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When Hustle Won An All-Star Game:



    Pete Rose will be remembered in a variety of ways by Cincinnati Reds faithfuls.


The first impression he made as a young player in 1963 was sprinting to first base on a walk. That earned Rose the nickname "Charlie Hustle," which was applied to him by New York Yankees pitcher Whitey Ford.


He will be remembered as baseball's first $100,000 singles hitter, then later as a jet-setting free agent, offering his services to anyone who would listen to his multimillion-dollar talk.


No one will ever forget the 1973 Championship Series at Shea Stadium in New York when he started a fight with Mets shortstop Bud Harrelson. Rose remarked later, "Who else could knock the Egypt-Israeli war off page 1 in New York?"


Then there was 1978 when Rose's name was in headlines all year. First, he collected his 3,000th career hit on May 5 against Montreal. Later he put together the longest batting streak in modern National League history, hitting safely in 44 consecutive games.


But if there is anyone incident that spells out exactly how this Cincinnati native has played throughout his career, it is the 1970 All-Star game, played ironically enough at Riverfront Stadium in Cincinnati.


The situation in the All-Star game was this:


The score was tied, 4-4, and two men were out in the bottom of the 12th inning. It was a hot, muggy night along the Ohio River and the crowd was getting restless, wanting something to happen.

   Rose was on second base. Chicago's Jim Hickman was at the plate facing California left-hander Clyde Wright. Hickman lined a pitch up the middle and Rose headed for home plate.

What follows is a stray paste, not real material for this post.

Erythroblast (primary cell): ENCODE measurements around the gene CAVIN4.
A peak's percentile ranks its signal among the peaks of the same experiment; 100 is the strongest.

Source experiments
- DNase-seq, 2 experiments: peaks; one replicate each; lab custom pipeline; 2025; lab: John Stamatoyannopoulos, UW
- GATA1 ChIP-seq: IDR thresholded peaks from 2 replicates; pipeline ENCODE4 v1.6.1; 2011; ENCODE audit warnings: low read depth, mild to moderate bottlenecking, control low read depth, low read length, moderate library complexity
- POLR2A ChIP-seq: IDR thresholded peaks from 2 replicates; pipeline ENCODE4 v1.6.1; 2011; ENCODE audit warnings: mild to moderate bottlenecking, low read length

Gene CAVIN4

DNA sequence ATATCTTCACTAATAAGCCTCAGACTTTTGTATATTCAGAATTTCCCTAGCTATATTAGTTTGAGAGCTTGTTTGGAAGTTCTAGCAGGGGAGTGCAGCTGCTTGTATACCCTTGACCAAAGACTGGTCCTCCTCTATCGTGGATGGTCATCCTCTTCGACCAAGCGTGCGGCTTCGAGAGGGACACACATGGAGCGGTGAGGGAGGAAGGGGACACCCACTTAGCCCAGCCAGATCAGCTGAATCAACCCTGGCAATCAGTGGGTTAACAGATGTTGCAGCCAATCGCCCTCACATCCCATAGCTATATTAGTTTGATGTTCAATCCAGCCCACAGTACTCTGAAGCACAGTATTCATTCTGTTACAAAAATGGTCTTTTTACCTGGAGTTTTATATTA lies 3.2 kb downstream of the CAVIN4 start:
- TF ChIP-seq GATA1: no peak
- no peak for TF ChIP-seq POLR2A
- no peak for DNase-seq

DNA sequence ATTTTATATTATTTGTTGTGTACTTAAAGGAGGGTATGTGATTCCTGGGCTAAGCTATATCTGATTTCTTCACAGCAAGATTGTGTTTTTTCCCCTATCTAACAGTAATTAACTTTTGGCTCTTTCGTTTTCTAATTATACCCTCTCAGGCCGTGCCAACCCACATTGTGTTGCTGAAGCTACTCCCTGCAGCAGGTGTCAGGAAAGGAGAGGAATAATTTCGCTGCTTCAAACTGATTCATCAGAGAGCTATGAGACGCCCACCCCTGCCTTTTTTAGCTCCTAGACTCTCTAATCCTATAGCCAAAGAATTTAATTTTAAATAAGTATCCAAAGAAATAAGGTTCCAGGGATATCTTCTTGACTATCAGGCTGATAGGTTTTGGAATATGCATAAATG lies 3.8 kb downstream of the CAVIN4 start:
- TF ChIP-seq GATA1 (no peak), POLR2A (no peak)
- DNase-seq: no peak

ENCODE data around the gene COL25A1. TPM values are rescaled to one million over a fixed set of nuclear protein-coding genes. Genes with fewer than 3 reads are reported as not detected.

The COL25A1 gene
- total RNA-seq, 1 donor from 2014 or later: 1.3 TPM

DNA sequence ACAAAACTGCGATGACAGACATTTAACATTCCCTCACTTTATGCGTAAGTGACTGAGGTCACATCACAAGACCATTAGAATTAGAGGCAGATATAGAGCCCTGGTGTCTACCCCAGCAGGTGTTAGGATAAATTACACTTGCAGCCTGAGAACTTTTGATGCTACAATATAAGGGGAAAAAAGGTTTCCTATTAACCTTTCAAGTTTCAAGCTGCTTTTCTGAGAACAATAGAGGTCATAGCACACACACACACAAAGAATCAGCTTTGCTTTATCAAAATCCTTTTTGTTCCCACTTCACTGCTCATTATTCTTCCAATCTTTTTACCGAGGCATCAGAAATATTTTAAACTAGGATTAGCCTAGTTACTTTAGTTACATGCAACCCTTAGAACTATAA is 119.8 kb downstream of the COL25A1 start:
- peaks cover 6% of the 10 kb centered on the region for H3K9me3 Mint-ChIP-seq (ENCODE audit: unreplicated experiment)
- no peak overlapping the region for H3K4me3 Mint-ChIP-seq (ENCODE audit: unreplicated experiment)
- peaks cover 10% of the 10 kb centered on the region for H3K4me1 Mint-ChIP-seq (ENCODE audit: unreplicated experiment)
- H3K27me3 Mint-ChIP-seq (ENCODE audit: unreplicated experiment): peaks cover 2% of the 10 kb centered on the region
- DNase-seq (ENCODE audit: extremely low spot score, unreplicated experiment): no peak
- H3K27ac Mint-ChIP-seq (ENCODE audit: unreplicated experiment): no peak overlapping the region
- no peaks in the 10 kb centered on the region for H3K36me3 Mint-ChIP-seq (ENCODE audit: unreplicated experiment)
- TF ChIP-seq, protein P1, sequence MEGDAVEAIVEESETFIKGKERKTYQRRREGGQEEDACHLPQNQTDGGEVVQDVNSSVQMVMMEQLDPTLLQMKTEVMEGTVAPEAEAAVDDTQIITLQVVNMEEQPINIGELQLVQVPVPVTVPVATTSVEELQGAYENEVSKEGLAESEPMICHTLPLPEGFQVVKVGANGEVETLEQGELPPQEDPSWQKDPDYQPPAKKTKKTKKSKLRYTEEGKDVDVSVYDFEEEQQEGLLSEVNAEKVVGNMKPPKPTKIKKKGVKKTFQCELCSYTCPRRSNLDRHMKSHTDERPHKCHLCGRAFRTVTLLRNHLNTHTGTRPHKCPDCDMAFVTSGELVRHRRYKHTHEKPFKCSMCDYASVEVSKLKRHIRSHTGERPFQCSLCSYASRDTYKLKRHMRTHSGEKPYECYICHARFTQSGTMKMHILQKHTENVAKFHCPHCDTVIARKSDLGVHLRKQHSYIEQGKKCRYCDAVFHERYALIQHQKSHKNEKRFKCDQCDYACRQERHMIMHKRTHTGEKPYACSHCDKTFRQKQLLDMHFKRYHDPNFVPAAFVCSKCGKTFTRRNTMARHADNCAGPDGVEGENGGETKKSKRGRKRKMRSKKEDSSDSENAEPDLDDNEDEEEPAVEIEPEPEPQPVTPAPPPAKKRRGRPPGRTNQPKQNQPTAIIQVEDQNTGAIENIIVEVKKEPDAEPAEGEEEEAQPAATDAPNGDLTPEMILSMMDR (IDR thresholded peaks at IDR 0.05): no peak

"I could hear Leo (third base coach Leo Durocher) holler 'you gotta go, you gotta go,'" Rose recalled later.


Indeed, Pete went. As he approached the plate Rose realized that catcher Ray Fosse, the backstop from Cleveland, had the plate blocked.


"All I could see when I went in there was this big mountain," Rose said.


Normally, when Rose slides, he slides head-first, but a head-first slide in this situation might have decapitated him. So he took a different route.


"I had to try to hit his glove and reach in," Rose remembered. "He was about two feet in front of the plate. All I could see were those shin guards. If I slid in there, I could have broken both legs."

   So Pete lowered his head and left shoulder and went into Fosse. Splat. When they picked up Ray Fosse, the game was over. Rose had scored and the National League had won, 5-4.

Both were banged up. Rose slightly injured his left thigh. Fosse had a more severely bruised right shoulder.



The play drew sharp criticism from some. How could Rose play this game as if it were the seventh game of the World Series, some asked?


"I didn't particularly like the play," California shortstop Jim Fregosi said.


"Who knows? Maybe he should have run around me," Fosse said.


But Rose doesn't play that way and people should have realized that fact. He plays the game like a little boy, always going full tilt. There was nothing untypical about Rose's All-Star performance. Anyone who had watched Pete Rose play very much would have been disappointed had Charlie Hustle met the obstacle at the plate any other way.


Rose has gone on to enjoy many great years. During the 1981 season, he moved past Stan Musial and became the all-time hit leader in National League History.


His All-Star opponent at the plate in 1970, Fosse, never seemed quite the same player after that collision and he never again became an All-Star.





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